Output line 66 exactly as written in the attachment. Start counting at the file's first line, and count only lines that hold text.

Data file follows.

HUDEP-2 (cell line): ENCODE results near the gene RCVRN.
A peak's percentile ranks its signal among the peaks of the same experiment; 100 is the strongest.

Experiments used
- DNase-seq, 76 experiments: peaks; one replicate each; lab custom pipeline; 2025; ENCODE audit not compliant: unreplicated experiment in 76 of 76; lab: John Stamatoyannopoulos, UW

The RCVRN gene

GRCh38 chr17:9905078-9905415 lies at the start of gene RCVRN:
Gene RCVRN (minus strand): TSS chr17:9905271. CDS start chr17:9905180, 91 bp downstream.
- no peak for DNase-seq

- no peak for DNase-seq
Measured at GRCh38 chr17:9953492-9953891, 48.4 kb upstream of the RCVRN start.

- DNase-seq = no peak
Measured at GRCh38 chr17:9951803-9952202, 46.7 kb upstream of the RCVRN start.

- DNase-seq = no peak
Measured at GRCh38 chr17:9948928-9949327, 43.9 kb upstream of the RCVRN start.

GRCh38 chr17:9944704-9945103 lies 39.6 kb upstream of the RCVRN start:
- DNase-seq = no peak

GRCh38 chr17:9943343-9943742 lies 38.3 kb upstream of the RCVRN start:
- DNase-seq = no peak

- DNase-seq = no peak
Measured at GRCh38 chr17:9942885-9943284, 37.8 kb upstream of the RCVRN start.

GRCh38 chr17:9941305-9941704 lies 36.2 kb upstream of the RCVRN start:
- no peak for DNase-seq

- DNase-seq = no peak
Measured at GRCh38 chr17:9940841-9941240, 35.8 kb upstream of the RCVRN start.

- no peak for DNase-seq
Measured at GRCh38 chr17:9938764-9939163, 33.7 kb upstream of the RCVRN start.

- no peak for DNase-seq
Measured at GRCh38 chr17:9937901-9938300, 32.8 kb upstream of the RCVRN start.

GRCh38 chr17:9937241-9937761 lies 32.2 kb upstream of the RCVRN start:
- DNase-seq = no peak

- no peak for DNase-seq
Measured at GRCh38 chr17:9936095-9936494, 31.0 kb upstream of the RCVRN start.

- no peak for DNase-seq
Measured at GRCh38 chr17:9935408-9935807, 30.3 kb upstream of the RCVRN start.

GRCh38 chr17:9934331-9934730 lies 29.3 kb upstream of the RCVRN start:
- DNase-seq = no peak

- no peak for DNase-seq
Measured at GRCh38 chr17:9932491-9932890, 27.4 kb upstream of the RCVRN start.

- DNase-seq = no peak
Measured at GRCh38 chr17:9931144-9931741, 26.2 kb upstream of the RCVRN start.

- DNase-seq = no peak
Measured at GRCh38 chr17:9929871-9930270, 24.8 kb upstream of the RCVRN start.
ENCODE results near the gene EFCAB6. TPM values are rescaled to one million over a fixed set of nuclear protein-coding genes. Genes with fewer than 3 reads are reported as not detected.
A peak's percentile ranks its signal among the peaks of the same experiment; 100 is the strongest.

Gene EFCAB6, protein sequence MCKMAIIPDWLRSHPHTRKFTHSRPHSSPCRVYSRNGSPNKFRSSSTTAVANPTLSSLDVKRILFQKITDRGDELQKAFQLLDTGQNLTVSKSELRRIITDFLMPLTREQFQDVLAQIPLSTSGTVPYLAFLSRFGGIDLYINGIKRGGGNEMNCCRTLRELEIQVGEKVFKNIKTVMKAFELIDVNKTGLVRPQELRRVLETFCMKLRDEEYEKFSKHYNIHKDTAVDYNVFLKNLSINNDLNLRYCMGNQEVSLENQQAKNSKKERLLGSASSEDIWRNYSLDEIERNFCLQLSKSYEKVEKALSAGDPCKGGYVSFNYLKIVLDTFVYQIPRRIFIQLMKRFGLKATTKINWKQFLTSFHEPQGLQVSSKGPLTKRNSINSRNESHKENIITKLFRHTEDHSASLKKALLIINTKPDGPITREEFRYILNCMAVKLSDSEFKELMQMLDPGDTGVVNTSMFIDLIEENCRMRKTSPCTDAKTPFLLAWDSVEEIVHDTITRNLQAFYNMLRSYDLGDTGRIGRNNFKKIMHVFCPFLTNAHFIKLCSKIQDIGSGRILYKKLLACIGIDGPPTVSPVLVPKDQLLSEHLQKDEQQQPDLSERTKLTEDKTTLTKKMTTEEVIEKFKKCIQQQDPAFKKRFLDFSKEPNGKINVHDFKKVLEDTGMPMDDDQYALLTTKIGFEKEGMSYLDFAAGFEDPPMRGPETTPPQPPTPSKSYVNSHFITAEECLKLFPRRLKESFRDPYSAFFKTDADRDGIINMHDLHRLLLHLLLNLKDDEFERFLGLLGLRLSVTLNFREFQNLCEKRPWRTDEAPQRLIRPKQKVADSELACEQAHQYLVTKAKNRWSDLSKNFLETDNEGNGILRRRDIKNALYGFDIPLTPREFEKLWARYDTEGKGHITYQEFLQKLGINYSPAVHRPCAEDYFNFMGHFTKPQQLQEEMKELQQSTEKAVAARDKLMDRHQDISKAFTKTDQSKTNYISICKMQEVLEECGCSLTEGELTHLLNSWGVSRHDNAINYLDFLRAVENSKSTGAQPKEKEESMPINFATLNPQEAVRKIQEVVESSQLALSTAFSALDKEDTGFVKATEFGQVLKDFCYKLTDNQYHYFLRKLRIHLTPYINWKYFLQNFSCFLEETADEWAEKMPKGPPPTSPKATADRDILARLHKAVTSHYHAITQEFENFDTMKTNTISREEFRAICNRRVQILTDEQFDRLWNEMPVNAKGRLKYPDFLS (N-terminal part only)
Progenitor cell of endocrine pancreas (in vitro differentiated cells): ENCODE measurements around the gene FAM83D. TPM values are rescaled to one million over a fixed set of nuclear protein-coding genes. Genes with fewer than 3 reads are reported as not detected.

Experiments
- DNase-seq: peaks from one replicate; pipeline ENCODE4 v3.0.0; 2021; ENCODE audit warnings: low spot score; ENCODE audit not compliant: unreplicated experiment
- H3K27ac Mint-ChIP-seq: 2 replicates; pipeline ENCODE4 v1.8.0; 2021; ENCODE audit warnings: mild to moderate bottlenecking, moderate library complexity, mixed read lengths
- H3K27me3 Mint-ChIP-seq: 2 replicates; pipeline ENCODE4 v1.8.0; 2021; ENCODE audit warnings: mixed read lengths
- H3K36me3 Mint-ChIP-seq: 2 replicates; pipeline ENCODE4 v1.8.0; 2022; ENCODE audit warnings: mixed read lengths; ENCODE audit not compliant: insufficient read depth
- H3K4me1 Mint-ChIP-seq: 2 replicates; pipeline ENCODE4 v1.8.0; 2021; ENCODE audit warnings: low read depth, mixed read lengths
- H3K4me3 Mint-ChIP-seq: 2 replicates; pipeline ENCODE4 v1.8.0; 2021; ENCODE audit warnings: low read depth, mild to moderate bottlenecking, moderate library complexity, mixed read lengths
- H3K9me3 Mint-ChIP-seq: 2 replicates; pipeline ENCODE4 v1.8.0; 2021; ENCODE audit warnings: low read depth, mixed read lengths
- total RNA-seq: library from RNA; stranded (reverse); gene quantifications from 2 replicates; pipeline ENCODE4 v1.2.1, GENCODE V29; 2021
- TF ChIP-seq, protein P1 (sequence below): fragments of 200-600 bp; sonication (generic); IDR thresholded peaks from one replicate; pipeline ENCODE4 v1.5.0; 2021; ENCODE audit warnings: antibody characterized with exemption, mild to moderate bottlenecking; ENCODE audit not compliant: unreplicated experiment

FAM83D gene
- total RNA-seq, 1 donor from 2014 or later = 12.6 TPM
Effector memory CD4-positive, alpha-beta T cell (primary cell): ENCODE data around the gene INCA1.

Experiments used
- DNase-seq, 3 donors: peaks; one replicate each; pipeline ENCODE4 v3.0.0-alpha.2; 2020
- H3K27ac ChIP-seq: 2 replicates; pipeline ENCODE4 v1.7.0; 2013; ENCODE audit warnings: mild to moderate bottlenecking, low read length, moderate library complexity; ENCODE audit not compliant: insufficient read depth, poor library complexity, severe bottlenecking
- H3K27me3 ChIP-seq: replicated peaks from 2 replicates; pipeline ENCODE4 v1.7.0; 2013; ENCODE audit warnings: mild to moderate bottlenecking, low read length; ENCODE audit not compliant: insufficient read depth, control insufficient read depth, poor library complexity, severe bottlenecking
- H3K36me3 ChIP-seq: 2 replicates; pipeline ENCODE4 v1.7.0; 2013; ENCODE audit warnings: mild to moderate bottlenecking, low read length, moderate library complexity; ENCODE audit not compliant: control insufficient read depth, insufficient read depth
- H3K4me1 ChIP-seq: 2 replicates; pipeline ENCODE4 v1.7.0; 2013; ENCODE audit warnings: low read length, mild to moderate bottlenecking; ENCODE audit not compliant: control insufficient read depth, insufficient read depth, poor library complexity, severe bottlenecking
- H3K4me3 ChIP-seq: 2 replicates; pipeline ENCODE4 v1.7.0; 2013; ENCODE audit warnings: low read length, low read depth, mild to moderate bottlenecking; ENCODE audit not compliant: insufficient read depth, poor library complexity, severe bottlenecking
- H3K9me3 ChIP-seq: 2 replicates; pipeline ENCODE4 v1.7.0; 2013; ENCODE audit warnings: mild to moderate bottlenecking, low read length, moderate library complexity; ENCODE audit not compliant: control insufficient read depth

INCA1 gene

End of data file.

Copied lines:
- H3K4me3 ChIP-seq: 2 replicates; pipeline ENCODE4 v1.7.0; 2013; ENCODE audit warnings: low read length, low read depth, mild to moderate bottlenecking; ENCODE audit not compliant: insufficient read depth, poor library complexity, severe bottlenecking